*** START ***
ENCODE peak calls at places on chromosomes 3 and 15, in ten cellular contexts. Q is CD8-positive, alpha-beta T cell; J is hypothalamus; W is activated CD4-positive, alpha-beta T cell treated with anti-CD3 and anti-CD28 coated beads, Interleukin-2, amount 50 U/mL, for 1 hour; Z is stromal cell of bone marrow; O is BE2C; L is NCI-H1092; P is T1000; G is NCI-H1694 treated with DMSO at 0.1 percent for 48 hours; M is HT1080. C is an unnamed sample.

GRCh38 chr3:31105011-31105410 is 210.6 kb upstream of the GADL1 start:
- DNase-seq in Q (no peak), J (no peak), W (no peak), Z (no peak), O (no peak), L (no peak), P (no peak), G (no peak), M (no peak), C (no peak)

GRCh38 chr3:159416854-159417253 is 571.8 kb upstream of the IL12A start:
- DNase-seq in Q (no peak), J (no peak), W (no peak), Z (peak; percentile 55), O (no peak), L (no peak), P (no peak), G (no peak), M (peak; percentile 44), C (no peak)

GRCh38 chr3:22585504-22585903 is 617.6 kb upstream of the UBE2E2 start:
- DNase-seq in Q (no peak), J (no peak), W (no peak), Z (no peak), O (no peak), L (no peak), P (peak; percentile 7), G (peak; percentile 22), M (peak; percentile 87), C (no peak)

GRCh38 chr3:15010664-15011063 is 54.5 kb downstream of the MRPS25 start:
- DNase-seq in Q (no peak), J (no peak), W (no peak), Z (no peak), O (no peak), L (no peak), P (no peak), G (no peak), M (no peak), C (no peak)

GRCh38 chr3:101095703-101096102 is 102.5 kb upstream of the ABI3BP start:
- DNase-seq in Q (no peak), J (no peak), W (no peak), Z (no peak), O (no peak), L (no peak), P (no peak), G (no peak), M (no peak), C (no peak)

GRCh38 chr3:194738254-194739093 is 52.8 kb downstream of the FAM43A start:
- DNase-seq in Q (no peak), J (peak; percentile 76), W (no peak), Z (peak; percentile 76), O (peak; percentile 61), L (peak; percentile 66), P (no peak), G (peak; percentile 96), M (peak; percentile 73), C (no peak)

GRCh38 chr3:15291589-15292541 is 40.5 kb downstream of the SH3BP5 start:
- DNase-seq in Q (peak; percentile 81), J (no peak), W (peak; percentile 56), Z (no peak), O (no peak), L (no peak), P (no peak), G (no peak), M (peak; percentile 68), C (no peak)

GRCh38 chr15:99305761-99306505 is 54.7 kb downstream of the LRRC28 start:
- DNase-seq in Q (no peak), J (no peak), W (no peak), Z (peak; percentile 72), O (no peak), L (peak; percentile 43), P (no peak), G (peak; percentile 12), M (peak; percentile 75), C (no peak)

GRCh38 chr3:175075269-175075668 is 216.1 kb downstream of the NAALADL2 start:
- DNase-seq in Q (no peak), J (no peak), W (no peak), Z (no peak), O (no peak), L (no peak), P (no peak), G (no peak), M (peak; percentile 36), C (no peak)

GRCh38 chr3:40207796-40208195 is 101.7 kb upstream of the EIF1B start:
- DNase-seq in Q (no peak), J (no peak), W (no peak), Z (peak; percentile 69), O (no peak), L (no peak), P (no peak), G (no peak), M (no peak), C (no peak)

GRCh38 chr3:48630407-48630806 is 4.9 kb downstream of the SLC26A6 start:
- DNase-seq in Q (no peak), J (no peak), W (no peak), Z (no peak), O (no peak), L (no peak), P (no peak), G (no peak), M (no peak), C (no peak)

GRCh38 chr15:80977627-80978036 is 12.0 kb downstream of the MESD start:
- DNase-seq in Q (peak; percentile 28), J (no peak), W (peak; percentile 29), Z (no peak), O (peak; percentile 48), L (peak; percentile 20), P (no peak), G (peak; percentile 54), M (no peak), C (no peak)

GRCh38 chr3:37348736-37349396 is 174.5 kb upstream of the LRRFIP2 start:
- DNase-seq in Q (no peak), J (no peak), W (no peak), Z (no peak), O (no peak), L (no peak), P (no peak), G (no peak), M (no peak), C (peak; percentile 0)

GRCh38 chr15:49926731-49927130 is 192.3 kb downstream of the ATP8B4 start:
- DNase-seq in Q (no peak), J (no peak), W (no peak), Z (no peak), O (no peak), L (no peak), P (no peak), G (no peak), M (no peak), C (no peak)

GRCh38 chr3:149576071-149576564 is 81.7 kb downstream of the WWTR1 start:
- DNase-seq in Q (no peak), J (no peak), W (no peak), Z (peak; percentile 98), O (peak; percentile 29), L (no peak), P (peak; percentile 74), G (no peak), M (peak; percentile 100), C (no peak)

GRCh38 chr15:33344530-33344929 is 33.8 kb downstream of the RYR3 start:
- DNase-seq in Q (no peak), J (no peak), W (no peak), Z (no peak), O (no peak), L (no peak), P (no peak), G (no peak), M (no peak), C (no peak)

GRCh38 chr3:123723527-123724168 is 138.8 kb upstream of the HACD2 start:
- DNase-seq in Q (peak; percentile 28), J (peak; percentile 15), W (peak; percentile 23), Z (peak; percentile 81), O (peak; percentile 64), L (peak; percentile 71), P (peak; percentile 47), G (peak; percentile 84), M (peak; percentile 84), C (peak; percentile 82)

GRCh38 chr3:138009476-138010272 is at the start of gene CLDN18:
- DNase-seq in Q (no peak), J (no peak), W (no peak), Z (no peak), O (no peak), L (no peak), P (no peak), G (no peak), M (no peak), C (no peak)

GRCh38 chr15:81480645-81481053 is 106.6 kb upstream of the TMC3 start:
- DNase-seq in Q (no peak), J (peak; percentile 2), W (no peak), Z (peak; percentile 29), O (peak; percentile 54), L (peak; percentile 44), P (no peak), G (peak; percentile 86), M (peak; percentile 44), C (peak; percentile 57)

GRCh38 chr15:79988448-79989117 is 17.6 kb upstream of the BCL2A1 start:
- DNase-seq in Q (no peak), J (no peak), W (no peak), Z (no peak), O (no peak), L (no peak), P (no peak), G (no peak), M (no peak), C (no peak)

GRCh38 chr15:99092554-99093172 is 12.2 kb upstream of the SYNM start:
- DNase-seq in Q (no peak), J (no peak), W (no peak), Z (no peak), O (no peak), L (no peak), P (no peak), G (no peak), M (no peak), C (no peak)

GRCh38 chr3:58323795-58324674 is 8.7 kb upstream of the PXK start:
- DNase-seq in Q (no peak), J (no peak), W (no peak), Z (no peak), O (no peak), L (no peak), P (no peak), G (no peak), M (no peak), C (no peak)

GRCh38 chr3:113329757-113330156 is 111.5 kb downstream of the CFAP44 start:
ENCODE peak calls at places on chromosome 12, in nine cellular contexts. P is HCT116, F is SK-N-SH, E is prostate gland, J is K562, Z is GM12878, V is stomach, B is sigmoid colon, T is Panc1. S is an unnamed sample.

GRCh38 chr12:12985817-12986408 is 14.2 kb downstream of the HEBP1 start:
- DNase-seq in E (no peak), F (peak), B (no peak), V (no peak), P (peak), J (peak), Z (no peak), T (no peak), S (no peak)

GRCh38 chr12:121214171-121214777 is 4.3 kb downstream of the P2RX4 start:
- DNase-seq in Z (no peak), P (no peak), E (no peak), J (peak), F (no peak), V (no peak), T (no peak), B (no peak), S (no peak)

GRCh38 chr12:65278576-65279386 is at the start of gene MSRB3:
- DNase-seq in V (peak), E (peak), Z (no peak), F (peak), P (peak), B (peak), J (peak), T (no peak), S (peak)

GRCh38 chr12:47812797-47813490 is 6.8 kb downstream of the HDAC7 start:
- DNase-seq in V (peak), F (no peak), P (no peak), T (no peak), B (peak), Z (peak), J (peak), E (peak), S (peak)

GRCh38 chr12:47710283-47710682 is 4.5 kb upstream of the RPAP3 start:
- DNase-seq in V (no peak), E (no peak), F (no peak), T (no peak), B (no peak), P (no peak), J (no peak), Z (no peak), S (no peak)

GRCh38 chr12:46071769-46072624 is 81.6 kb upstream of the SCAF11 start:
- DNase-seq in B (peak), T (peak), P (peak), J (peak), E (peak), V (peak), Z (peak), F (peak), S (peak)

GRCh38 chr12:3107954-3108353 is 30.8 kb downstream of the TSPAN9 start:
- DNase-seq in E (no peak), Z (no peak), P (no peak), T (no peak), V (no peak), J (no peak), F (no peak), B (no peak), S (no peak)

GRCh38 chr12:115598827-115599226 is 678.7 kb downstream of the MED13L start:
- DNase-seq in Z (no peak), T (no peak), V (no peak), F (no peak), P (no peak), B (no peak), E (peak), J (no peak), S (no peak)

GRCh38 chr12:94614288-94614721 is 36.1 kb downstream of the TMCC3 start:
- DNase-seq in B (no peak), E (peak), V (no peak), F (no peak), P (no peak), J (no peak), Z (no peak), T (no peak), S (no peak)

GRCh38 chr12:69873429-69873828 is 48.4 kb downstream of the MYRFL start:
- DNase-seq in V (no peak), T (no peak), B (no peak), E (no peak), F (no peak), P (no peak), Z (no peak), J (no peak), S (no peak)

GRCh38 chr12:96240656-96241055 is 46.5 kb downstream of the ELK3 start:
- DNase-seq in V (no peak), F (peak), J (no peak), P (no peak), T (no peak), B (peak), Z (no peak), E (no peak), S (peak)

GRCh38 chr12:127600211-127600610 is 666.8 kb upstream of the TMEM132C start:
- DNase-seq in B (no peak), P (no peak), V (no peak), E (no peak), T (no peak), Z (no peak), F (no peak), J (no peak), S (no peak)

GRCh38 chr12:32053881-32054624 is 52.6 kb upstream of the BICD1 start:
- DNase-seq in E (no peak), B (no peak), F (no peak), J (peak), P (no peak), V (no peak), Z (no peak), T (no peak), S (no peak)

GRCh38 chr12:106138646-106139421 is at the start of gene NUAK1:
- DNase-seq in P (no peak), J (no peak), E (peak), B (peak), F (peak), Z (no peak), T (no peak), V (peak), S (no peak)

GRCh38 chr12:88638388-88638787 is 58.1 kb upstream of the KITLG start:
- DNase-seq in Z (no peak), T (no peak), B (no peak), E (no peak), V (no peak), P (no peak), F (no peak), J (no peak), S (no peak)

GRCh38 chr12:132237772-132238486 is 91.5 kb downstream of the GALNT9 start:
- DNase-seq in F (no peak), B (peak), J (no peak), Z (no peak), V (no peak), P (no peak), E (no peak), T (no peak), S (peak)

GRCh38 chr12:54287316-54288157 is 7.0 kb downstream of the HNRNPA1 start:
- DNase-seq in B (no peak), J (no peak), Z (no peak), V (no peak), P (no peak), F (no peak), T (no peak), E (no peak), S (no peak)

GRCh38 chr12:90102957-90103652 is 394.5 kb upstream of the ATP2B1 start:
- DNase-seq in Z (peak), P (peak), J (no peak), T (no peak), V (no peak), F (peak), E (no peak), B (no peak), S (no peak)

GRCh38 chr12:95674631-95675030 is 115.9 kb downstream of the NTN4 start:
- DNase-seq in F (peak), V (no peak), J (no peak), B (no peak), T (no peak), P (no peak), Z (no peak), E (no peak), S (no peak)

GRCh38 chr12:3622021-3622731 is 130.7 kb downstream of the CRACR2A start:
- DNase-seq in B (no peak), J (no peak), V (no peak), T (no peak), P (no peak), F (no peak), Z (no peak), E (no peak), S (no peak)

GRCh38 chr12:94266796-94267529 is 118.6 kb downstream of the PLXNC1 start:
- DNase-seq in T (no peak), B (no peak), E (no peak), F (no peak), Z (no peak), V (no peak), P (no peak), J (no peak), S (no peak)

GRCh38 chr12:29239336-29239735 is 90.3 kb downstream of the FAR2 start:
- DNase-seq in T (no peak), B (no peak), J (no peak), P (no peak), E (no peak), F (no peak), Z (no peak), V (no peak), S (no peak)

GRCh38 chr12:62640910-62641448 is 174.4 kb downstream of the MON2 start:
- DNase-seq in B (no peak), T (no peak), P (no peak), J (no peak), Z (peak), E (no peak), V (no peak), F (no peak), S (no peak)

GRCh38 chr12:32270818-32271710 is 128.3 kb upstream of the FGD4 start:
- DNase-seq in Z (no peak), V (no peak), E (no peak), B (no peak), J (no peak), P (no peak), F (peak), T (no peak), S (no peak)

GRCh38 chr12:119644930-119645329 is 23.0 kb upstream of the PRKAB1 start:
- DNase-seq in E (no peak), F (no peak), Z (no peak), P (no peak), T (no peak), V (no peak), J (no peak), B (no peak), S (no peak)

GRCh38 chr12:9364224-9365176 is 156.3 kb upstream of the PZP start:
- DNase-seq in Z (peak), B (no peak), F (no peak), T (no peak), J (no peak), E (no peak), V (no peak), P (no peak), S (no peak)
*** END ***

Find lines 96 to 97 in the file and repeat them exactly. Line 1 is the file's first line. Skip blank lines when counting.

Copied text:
GRCh38 chr12:119644930-119645329 is 23.0 kb upstream of the PRKAB1 start:
- DNase-seq in E (no peak), F (no peak), Z (no peak), P (no peak), T (no peak), V (no peak), J (no peak), B (no peak), S (no peak)